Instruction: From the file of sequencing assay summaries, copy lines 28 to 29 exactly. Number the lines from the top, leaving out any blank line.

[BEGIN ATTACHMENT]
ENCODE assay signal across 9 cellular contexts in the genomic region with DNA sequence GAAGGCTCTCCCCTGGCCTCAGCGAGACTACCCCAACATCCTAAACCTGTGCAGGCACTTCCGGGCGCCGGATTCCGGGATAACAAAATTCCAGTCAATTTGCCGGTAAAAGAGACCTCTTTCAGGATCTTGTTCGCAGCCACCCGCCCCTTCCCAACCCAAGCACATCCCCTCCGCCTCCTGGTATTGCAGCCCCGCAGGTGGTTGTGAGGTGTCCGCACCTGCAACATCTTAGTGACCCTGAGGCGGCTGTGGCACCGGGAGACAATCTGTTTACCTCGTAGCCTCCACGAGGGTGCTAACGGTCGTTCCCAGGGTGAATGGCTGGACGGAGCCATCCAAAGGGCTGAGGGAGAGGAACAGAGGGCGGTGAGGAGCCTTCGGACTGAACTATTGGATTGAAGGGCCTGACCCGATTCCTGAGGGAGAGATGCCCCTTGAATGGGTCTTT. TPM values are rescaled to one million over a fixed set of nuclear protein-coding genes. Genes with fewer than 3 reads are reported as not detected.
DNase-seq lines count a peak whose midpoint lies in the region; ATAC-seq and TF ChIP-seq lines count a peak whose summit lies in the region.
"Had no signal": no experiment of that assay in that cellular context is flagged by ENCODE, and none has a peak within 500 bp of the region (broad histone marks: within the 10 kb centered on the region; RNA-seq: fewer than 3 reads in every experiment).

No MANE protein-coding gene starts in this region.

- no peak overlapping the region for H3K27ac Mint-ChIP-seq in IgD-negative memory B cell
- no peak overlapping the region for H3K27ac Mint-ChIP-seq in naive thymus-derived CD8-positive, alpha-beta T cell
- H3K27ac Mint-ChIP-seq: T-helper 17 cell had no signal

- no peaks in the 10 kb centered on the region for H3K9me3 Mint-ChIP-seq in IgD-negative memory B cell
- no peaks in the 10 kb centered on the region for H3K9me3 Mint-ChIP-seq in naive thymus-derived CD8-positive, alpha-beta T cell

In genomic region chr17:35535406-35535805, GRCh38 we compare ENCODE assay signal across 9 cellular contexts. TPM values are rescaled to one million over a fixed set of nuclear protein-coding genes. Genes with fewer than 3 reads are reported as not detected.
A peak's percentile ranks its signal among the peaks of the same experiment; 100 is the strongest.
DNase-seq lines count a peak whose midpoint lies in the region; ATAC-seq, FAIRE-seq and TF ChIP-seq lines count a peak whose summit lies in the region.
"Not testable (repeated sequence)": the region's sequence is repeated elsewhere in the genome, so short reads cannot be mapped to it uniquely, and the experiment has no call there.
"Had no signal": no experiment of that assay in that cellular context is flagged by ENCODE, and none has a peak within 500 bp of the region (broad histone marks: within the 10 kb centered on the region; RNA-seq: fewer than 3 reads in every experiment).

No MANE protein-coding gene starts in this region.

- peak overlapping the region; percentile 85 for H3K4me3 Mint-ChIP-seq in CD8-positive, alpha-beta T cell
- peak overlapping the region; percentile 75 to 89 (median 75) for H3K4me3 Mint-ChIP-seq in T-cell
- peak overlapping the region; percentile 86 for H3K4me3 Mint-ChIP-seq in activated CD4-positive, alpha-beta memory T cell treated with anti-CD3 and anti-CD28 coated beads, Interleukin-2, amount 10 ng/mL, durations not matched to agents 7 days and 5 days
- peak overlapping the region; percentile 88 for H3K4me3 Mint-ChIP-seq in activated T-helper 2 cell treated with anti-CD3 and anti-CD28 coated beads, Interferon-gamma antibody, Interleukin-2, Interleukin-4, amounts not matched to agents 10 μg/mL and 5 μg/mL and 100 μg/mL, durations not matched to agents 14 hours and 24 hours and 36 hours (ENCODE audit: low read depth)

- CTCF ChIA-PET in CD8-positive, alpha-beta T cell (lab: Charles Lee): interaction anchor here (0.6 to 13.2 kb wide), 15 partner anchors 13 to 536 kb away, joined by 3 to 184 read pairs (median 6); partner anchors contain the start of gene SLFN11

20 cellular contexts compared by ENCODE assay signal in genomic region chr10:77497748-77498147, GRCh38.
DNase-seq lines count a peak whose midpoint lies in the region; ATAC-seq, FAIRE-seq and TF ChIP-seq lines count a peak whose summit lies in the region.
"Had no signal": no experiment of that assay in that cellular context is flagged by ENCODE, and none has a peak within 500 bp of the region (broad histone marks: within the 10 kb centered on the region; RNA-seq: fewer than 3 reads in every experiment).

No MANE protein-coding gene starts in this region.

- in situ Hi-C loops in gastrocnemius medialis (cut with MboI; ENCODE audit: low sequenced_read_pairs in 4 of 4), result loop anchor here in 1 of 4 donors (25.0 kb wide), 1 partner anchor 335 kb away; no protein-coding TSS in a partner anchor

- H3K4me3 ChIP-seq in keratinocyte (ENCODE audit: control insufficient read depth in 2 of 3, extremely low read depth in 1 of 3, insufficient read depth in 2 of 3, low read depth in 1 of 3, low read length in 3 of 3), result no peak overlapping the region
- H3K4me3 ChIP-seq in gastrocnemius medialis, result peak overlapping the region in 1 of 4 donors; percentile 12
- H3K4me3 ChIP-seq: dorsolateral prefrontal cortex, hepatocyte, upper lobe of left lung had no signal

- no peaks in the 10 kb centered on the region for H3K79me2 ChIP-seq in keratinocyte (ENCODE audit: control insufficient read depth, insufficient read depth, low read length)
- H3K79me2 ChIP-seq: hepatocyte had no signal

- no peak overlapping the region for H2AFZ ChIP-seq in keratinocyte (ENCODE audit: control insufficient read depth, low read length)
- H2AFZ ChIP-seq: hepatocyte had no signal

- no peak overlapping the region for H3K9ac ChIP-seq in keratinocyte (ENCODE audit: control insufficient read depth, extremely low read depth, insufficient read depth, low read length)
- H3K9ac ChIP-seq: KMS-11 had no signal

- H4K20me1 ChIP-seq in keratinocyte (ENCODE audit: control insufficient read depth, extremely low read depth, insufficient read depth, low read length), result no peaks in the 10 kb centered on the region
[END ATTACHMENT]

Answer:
- H3K4me3 ChIP-seq: dorsolateral prefrontal cortex, hepatocyte, upper lobe of left lung had no signal

- no peaks in the 10 kb centered on the region for H3K79me2 ChIP-seq in keratinocyte (ENCODE audit: control insufficient read depth, insufficient read depth, low read length)